The good thing about papillary carcinoma is that it has the best prognosis of any type of thyroid cancer. Oftentimes, patients with this type of cancer can be cured if they are treated properly and promptly. At the time of diagnosis, approximately 20% of patients may have lymph nodes.
How Was Grace Treated for Papillary Carcinoma?
The treatment took place as soon as the laboratory confirmed that samples showed the development of cancer. The first line of treatment, surgery — thyroidectomy, in particular — aided the removal of the thyroid. In such surgeries, if the lump is bigger, then a bigger portion of the thyroid gland will be removed.
Following the surgery, Grace was also given radioactive iodine therapy. This type of treatment entails swallowing a radioactive substance that travels through the bloodstream to kill the remaining cancer cells. Moreover, it also assists in detecting residual thyroid cancer, allowing doctors to see if any cancer is left behind or if it returns later.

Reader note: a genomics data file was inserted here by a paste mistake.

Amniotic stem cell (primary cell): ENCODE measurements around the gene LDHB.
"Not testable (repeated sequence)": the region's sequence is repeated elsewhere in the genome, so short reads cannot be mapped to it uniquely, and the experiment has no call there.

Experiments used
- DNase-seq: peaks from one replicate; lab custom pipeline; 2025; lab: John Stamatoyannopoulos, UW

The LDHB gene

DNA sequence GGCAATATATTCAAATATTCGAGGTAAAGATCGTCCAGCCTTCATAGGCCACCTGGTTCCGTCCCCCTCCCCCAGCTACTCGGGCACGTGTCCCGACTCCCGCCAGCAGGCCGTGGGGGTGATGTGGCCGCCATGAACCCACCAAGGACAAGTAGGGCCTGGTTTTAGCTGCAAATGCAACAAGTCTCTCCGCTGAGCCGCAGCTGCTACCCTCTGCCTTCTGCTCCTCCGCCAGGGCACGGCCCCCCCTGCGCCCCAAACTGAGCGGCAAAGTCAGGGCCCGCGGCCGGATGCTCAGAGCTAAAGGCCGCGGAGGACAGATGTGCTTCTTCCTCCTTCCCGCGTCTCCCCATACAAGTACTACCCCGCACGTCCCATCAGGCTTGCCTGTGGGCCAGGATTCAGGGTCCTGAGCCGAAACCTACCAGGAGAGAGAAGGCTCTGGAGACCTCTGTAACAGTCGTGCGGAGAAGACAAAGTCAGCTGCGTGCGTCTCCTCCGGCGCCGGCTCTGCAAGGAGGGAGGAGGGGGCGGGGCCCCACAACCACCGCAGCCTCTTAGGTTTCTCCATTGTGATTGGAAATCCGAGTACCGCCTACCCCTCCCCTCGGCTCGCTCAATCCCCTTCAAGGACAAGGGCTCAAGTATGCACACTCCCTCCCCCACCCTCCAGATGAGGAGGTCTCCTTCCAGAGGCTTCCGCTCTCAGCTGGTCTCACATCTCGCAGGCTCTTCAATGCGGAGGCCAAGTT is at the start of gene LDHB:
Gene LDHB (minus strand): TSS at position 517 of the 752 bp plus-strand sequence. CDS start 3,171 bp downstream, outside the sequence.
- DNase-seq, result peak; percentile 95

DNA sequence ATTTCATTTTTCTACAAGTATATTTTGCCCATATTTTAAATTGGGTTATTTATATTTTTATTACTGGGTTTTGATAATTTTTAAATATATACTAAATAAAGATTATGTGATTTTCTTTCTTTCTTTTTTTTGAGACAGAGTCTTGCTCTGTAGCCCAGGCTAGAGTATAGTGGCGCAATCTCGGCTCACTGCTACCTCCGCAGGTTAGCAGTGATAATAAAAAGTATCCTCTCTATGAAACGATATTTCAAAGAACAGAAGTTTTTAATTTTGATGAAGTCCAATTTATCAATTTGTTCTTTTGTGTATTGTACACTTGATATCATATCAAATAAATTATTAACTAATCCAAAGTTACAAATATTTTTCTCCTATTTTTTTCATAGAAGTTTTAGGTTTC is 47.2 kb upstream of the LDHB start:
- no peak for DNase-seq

With radioactive iodine therapy, everything became “metallic” for Grace — food tasted like metal, and she also had a hard time moving her whole body as it felt metallic as well. When she looked it up online, her searches stated that after two weeks, things would start to feel normal again. However, this wasn’t the same case for her. So she asked her doctor about it.
Dr. Joe Ryan Agga responded, “Grace, iba-iba ang katawan ng tao, and you have to forgive yourself for not recovering quickly because ‘yung katawan mo, dumaan naman sa giyera. Hindi naman simple ‘yung pinagdaanan mo na total thyroidectomy and radioactive iodine. So, you will heal according to the timeline that your body feels like.”